When oil and food prices shot up in 2007 on the heels of the global financial crisis, a new fad was born – biofuels. Biofuels were touted as the saviour of the world and investors seeking to explore new areas in renewables believed the fad, and then some conmen and women saw an open door to make some free money, Jack Holden was one of them.
In 2008 he claimed to be cultivating five million acres of land in Ghana planting Jatropha to produce biofuels for export, and many believed him.
Apparently, Holden who ran Gold Star Farms with his Ghanaian wife, Diana Holden and daughter, Erica Holden as executives was duping investors and spending the money on himself in Ghana, a jury in Oregon, Portland, in the US found him guilty in October 2015 for his role in what the court described as a transnational fraud scheme that bilked a group of Portlanders, all hoping to cash in on the last decade’s biodiesel wave, of more than $1 million, local news sources reported.
Holden was subsequently sentenced in May 2016 by US District Judge, Anna J. Brown, to seven years and three months in prison after he was convicted of mail and wire fraud, money laundering and conspiracy to commit both offenses following a three-week trial in federal court, and was asked to pay back $1.4 million to his victims.
According to the Oregonian, the judge knew Holden had been convicted in another fraud scheme two decades ago in which he cheated people who invested in used clothing, rare wood products and pineapple concentrate.
The report further noted that Holden and co-defendant Lloyd Benton Sharp, also known as Kevin Thomas, 81, together defrauded 12 people who invested in a project to produce biodiesel fuel in Ghana.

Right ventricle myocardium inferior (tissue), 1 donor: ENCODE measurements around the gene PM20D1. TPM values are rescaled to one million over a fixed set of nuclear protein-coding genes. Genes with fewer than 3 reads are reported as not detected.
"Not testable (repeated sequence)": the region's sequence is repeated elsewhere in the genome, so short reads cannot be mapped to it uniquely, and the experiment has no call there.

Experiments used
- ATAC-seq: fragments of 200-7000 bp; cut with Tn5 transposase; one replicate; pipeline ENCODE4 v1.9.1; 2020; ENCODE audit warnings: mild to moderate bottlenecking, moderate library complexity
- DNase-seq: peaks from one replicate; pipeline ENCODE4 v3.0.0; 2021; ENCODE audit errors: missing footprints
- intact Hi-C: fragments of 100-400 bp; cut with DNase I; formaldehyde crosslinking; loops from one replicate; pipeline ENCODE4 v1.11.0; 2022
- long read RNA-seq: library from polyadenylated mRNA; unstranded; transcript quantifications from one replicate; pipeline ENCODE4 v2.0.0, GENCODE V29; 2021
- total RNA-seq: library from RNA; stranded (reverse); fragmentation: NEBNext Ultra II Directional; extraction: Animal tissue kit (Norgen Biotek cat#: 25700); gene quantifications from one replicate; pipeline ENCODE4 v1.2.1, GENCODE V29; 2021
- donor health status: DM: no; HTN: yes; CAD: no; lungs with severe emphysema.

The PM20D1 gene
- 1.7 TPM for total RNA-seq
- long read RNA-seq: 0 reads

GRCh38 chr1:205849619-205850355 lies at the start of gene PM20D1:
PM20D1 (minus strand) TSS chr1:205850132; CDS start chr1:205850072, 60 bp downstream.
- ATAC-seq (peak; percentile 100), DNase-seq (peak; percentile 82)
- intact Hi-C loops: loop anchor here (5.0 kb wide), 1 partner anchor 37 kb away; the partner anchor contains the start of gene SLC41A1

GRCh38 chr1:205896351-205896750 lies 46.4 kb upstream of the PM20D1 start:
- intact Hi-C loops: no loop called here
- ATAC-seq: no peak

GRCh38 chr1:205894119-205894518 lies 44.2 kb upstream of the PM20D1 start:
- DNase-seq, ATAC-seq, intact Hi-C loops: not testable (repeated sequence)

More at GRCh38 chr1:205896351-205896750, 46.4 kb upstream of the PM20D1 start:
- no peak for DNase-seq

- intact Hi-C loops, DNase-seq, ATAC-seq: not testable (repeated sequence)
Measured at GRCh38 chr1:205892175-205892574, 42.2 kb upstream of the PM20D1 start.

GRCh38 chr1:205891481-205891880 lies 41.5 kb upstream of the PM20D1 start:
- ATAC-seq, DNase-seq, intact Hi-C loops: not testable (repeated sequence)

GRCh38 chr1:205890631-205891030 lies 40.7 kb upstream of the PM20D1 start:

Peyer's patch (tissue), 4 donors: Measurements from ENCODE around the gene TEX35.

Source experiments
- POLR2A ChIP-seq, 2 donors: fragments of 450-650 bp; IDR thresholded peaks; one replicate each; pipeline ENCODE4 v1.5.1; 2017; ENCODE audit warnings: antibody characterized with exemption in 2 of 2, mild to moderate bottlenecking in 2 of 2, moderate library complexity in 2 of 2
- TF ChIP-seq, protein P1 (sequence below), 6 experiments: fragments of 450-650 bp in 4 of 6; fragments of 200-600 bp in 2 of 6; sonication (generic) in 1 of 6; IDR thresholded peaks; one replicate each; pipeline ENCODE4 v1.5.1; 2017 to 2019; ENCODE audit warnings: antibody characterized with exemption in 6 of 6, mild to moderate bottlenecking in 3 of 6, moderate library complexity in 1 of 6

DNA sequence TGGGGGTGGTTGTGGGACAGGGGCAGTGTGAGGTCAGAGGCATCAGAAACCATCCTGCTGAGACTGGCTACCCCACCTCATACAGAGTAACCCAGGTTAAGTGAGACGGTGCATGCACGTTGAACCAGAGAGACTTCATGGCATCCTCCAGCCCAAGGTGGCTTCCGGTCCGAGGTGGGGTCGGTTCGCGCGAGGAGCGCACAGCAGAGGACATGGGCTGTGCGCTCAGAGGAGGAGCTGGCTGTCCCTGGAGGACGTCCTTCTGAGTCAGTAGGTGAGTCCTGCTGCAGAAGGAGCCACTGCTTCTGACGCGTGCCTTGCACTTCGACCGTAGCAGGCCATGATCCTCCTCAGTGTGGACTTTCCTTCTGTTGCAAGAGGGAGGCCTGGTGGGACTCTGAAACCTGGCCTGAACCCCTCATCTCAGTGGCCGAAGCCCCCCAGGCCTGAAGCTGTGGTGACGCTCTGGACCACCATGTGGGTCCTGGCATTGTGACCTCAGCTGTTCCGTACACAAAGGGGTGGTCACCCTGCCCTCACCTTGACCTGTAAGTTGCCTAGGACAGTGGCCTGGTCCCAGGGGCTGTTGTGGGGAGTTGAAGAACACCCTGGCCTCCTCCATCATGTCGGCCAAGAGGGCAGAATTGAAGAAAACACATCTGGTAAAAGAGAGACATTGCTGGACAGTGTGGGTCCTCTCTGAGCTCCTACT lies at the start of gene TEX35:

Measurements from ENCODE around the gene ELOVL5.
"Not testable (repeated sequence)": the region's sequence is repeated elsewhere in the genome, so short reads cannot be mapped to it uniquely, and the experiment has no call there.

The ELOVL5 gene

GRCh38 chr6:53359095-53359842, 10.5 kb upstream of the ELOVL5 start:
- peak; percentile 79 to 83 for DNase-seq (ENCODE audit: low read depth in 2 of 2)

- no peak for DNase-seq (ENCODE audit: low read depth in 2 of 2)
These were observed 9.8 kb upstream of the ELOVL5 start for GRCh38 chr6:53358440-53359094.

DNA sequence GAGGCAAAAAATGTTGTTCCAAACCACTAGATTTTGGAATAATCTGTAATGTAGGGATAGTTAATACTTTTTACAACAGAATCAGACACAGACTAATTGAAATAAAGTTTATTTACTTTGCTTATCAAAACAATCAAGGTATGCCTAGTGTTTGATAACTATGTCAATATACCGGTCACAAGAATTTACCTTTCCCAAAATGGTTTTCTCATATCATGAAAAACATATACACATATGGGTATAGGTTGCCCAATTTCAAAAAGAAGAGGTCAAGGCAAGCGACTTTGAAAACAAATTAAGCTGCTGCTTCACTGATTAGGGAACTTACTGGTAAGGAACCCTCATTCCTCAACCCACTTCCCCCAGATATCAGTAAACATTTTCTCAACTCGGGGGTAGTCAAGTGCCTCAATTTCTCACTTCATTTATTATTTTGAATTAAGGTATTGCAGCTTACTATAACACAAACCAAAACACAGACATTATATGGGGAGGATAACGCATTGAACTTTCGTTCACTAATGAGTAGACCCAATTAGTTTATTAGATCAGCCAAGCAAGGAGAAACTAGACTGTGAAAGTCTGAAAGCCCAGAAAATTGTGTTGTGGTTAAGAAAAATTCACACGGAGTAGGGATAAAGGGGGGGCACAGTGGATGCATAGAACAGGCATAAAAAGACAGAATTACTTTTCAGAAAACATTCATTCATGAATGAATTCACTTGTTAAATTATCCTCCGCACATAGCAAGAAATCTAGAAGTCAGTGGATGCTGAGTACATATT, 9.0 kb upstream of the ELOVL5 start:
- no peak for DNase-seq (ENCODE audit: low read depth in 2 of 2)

“When the project failed, the two men duped the investors into providing additional funds to support non-existent projects to transport biodiesel fuel from Argentina to Chile, and to build biodiesel refineries in Chile, according to prosecutors,” the report said.
According to the US Attorney’s office, Holden and Sharp falsely told investors:
- $350,000 was needed to set up a biodiesel plant in Ghana, purchase feedstock for the plant, and bring in an engineer to oversee the operation.
- The Ghana refinery would be up and running within two months of receiving the investment funds.
- Investors who made a $50,000 investment would receive a return of $7,000 per month for an indefinite period of time as soon as the biodiesel refinery was operational.
- Their investments would help fund humanitarian projects, like building roads and schools in the poor nation of Ghana.
- They could get 100 percent of their money back at any time.
“Instead, Holden and Sharp spent the money they received via mail or interstate wire transfers on personal expenses, according to federal prosecutors. The two co-defendants targeted a Christian’s men’s group in West Linn.
Between the Ghana and Chile projects, 12 investors lost approximately $1.47 million,” the report added.
Sharp, 81, was sentenced in April 2015 to five years in prison after pleading guilty to conspiracy to commit mail and wire fraud.
The proponents of biofuels in Ghana took advantage of every opportunity to highlight the benefits of the product as the renewable energy of the times, as oil prices went up and options were being sought at that time. But they suddenly went quiet, even after most of them have taken land away from subsistence farmers around the country with the connivance of local chiefs and state institutions to plant crops for biofuels.
Sugar cane and mostly the non-food crop Jatropha were touted as the best renewable energy sources in Ghana. Meanwhile, in all the drama, only one company managed to produce some appreciable amount of biofuel. The company, Biofuel Africa announced in October 2009 that it had produced 10 tons of biodiesel from Jatropha.
An official of Biofuel Africa, Ove Martin Kolnes told ghanabusinessnews.com on the telephone at that time, that the company produced 10 tons of biodiesel, about 50 barrels from its plantations in Ghana. He said the production was realized from 650 hectares of the plant.
These companies have suddenly gone under, after planting corn for sometime.
By Emmanuel K. Dogbevi
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